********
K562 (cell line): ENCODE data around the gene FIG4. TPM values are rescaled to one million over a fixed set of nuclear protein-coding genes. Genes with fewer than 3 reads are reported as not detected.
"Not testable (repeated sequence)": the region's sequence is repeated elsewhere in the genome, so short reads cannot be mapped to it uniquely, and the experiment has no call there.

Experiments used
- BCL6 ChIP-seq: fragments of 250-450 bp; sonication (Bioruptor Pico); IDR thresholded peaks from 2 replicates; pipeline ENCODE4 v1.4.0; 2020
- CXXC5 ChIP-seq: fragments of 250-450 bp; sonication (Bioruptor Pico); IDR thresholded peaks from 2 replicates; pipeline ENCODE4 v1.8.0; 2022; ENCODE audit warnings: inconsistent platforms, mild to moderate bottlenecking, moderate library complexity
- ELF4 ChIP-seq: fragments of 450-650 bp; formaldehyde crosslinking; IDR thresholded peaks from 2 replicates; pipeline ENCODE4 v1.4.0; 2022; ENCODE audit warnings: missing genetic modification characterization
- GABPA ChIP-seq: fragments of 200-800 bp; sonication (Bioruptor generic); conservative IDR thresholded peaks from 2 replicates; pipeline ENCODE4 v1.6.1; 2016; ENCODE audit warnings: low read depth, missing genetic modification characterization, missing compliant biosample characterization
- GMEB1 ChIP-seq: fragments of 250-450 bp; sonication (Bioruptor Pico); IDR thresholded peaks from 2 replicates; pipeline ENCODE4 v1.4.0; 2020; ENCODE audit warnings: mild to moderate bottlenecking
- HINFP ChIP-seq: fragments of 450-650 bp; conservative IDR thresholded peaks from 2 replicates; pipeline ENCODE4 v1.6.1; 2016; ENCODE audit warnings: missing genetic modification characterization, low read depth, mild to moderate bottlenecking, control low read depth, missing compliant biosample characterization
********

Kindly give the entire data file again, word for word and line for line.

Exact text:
K562 (cell line): ENCODE data around the gene FIG4. TPM values are rescaled to one million over a fixed set of nuclear protein-coding genes. Genes with fewer than 3 reads are reported as not detected.
"Not testable (repeated sequence)": the region's sequence is repeated elsewhere in the genome, so short reads cannot be mapped to it uniquely, and the experiment has no call there.

Experiments used
- BCL6 ChIP-seq: fragments of 250-450 bp; sonication (Bioruptor Pico); IDR thresholded peaks from 2 replicates; pipeline ENCODE4 v1.4.0; 2020
- CXXC5 ChIP-seq: fragments of 250-450 bp; sonication (Bioruptor Pico); IDR thresholded peaks from 2 replicates; pipeline ENCODE4 v1.8.0; 2022; ENCODE audit warnings: inconsistent platforms, mild to moderate bottlenecking, moderate library complexity
- ELF4 ChIP-seq: fragments of 450-650 bp; formaldehyde crosslinking; IDR thresholded peaks from 2 replicates; pipeline ENCODE4 v1.4.0; 2022; ENCODE audit warnings: missing genetic modification characterization
- GABPA ChIP-seq: fragments of 200-800 bp; sonication (Bioruptor generic); conservative IDR thresholded peaks from 2 replicates; pipeline ENCODE4 v1.6.1; 2016; ENCODE audit warnings: low read depth, missing genetic modification characterization, missing compliant biosample characterization
- GMEB1 ChIP-seq: fragments of 250-450 bp; sonication (Bioruptor Pico); IDR thresholded peaks from 2 replicates; pipeline ENCODE4 v1.4.0; 2020; ENCODE audit warnings: mild to moderate bottlenecking
- HINFP ChIP-seq: fragments of 450-650 bp; conservative IDR thresholded peaks from 2 replicates; pipeline ENCODE4 v1.6.1; 2016; ENCODE audit warnings: missing genetic modification characterization, low read depth, mild to moderate bottlenecking, control low read depth, missing compliant biosample characterization